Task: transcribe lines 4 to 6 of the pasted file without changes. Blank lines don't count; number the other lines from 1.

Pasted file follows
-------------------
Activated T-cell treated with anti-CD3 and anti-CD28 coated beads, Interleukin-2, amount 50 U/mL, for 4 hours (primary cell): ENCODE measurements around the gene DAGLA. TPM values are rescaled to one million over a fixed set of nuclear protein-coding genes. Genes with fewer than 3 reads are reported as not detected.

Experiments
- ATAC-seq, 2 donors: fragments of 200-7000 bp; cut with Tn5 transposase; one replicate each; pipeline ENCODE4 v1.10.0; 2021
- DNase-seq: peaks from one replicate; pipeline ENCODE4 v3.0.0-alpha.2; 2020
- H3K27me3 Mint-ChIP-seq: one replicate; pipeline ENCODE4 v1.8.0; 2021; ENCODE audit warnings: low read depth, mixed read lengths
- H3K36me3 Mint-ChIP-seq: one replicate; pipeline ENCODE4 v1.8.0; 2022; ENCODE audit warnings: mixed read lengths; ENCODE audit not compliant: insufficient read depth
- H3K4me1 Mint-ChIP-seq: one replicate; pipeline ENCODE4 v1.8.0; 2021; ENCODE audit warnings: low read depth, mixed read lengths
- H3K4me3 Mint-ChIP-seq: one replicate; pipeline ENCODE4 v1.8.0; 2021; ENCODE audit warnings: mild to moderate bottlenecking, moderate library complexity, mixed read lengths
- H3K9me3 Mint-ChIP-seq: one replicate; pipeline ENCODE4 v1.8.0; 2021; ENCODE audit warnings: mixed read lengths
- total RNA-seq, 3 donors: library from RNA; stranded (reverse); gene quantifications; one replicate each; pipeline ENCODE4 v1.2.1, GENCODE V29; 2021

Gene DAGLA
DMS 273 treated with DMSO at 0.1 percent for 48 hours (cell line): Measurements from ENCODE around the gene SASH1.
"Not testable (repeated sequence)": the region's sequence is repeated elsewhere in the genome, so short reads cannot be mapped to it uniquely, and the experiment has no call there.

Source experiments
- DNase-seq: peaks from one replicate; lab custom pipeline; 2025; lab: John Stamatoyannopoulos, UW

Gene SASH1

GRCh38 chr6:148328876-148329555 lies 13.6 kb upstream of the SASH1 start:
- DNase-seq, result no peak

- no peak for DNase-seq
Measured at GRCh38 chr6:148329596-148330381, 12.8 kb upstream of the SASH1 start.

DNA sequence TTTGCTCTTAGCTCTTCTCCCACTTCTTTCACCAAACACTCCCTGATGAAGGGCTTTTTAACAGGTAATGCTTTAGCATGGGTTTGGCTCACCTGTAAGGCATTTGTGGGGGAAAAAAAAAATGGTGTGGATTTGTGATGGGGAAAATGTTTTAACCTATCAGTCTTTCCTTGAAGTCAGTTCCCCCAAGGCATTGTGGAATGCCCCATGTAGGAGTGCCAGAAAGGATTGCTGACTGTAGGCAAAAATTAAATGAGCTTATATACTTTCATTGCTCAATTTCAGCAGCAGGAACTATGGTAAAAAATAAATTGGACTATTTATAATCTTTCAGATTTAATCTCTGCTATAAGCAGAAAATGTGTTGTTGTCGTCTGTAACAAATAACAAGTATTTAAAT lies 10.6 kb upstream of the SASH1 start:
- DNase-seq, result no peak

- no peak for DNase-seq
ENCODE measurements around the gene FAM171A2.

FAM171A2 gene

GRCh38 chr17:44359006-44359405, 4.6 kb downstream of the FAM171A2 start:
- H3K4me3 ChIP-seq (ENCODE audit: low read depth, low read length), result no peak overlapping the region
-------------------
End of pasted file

- DNase-seq: peaks from one replicate; pipeline ENCODE4 v3.0.0-alpha.2; 2020
- H3K27me3 Mint-ChIP-seq: one replicate; pipeline ENCODE4 v1.8.0; 2021; ENCODE audit warnings: low read depth, mixed read lengths
- H3K36me3 Mint-ChIP-seq: one replicate; pipeline ENCODE4 v1.8.0; 2022; ENCODE audit warnings: mixed read lengths; ENCODE audit not compliant: insufficient read depth